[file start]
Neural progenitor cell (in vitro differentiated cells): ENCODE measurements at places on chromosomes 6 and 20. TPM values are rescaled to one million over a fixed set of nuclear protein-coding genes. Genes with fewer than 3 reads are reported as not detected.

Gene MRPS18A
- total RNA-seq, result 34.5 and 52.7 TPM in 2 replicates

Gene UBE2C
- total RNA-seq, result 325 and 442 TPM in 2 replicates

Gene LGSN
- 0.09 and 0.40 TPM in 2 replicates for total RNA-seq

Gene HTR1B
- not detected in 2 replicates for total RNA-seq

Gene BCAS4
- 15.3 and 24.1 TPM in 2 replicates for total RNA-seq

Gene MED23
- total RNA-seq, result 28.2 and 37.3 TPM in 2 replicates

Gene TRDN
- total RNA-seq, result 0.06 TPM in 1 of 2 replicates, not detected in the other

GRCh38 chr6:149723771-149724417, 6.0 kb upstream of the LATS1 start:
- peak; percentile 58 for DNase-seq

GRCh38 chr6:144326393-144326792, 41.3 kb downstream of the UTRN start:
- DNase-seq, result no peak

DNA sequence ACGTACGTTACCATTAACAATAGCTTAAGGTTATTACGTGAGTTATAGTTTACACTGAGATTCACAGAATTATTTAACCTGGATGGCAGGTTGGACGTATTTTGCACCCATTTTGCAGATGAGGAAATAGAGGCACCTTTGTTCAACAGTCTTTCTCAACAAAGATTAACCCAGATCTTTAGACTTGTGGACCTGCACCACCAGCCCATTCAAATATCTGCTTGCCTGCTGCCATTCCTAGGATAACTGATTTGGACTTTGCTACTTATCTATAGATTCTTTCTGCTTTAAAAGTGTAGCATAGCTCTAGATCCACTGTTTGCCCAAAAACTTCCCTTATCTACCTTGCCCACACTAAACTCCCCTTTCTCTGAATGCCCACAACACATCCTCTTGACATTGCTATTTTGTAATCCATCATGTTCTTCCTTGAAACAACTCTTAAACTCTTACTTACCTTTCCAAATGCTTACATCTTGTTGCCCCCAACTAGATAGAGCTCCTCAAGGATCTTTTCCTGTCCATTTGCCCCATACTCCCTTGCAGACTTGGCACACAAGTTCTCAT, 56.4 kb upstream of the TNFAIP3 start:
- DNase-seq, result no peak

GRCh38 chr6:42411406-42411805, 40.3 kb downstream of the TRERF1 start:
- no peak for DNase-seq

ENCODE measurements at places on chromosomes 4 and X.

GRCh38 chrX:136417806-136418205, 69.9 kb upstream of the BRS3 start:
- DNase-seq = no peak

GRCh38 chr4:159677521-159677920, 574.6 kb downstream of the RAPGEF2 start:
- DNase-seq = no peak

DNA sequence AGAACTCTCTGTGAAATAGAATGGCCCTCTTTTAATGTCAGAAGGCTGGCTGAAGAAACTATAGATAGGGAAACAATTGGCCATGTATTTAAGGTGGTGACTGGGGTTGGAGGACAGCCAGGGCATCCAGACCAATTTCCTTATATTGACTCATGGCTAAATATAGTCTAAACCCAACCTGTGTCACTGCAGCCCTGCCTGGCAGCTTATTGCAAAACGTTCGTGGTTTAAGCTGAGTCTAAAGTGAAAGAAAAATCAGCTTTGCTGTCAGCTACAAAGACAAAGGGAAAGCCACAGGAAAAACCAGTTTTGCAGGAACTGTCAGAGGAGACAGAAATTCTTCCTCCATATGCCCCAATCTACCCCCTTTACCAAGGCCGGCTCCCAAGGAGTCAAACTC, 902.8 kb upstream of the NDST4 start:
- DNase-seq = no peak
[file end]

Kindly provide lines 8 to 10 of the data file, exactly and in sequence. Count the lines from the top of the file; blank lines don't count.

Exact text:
Gene HTR1B
- not detected in 2 replicates for total RNA-seq

Gene BCAS4